Based on the novel by Jacqueline Susann, Once is Not Enough (1975) may not be as campy as the previous film adaptations of her best sellers, but scandalous lesbianism, Freudian daddy fixations and a loud-mouthed feminist character that more than resembles the opinionated author herself, means there’s still plenty about it to recommend.
What it’s all about: While his daughter recovers from a near fatal motorcycle accident, down on his luck movie producer Mike Wayne (Kirk Douglas) woos wealthy socialite Deidre Milford Granger (Alexis Smith).
After months of physical therapy in a Swiss clinic, Mike welcomes January (Deborah Raffin) home to New York. As they embrace at the airport, January comments that, “I hope nobody thinks we’re father and daughter. I hope they think you’re a dirty old man and I’m your broad.” They celebrate her return with champagne and caviar as well as a “Welcome Home” message spelled out on the Goodyear blimp.
Mike has another surprise in store and introduces January to Dee, her new mommy.
On a hill in Central Park, January tries to cope with the fact that the man she idolizes has a new woman in his life. “Do you even like her?” she asks.
“It’s difficult not to feel a little something for a woman with all that money, especially when you’re broke,” he tells her, detailing the arrangement he has with Dee. “So, we’re married.”
“You’re married… she’s between divorces.”
January visits her old pal Linda Riggs, “The oldest, the ugliest and the smartest girl at school.” At first she doesn’t recognize her former friend.
Linda quickly recites the laundry list of cosmetic procedures she’s had done. “My navel, I’m proud to say, was untouched.” As played by Brenda Vaccaro, Linda embodies the crass, no nonsense, sexually adventurous modern gal that January aspires to be. Shortly after reuniting with January, Linda proudly drops this feminist bombshell, “I’ve screwed every guy in this organization, literally and figuratively, and I gave the shaft to every woman who stood in my way. Now, at twenty-eight, I am the youngest editor Gloss magazine has ever had.”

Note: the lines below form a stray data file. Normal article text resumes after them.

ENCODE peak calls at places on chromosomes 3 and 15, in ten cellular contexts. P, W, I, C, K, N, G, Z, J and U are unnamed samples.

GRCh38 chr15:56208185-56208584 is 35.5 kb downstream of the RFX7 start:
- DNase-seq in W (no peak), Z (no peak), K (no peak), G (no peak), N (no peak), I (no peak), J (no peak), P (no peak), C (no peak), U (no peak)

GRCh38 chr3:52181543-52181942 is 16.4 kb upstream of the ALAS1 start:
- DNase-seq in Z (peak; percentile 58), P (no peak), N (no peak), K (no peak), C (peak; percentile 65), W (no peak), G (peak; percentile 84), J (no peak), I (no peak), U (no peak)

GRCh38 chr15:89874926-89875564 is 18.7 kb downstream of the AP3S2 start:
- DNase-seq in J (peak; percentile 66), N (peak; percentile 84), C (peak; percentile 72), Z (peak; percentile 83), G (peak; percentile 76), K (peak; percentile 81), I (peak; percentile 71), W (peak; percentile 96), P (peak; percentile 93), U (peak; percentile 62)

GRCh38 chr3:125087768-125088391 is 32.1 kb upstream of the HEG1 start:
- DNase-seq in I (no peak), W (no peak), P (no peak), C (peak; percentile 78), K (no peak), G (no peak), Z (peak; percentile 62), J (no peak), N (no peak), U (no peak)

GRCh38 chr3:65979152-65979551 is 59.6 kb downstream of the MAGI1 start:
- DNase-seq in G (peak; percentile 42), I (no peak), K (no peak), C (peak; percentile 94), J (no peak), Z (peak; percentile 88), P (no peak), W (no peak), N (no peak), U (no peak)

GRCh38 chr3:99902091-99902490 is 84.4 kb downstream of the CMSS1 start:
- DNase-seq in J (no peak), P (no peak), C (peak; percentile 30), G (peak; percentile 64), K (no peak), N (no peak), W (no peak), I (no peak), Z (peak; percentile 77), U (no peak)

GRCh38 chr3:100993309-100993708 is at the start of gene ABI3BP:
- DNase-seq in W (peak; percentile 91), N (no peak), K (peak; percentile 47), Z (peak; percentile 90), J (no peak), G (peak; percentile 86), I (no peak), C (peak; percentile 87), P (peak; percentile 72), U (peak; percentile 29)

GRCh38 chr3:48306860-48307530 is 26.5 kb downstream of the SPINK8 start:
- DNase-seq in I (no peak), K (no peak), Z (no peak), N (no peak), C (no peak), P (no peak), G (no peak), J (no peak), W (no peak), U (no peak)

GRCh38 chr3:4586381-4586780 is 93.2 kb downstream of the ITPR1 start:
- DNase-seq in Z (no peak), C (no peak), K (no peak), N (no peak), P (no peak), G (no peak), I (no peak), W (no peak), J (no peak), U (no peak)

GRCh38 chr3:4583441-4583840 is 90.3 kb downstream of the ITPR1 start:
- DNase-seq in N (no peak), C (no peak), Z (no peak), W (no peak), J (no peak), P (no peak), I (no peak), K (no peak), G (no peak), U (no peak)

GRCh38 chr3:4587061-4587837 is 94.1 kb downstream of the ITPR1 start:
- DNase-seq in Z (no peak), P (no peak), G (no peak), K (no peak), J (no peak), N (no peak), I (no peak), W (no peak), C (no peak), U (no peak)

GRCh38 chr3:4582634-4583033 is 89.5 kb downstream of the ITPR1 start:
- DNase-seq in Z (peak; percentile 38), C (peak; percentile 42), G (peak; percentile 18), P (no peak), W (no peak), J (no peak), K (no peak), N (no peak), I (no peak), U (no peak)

Later that night, January agrees to a date with man-about-town David Milford (George Hamilton). After an evening spent at a chi-chi nightclub with the “beautiful people”, David makes his move, “Frankly, I’d love to sleep with you.” January puts a stop to the date immediately.
Linda can’t believe that her friend turned down the biggest stud in town. She soon realizes that the only explanation for January’s strange behavior is that she is (gasp!) a virgin. “You’ve got the guilts, it’s like cheating on Daddy,” she theorizes. The only way for January to cure her unfortunate case of virginity and gain some life experience is to get out from under Mike and Dee’s thumb. Linda gives January a job and gets her an apartment in her building. “It’s lucky for you that you’ve fallen into my hands. I’ll teach you everything – writing, screwing – everything!”
January’s second date with David ends back at his place, an unbelievable Matt Helm-style swingin’ bachelor pad. “I wanted it to look like a bordello,” he tells her as a pair of automated drapes reveal a circular bed.
After the deed is done (“I didn’t know men used hairspray,” she says, trying to run her fingers through his hair) they take a cab back to January’s apartment. “David, I wanted to fall in love with you, I really did,” she explains, “If the music, champagne and a round bed couldn’t do it…” Though romance may not be in the cards for January and David, Dee certainly enjoys her afternoon trysts with reclusive international film star Karla (Melina Mercouri).
Later, January and Linda meet astronaut Hugh Robertson (Gary Conway) and hard-drinking novelist Tom Colt (David Janssen). “Forgive me,” an inebriated Tom flirts, “But I can’t take my eyes off your ass.”
With a pick-up line like that, how could a girl possibly resist? Linda invites the guys home for a nightcap, but Tom only has eyes for the daughter of his mortal enemy, Mike Wayne. While Linda puts the moves on Tom, January innocently asks if there’s any man she won’t sleep with. “If there is, I haven’t met him.” To escape Linda’s clutches, Tom climbs out the window and up the fire escape to January’s apartment, where he entertains her with drunken platitudes and a semi-respectable kiss. A sappy lovers montage soon details their May/December romance, though taking into account the tremendous age gap (and our heroine’s name) perhaps it should be reclassified as a January/December romance.
The affair creates a rift between January and her father. Mike can’t understand what she sees in the guy. “I’m not looking for a wonderful guy like David, I’m looking for a terrible man like my father.”
“I hate what that man’s done to you.”
“And I’m not exactly crazy about what Dee’s done to you.”
Linda subjects January to some dime-store psychoanalysis, theorizing that her relationship with Tom Colt is simply a result of January’s daddy fixation. “I would be a lot healthier if you just got it over with and went to bed with your father. Why don’t you ask him?”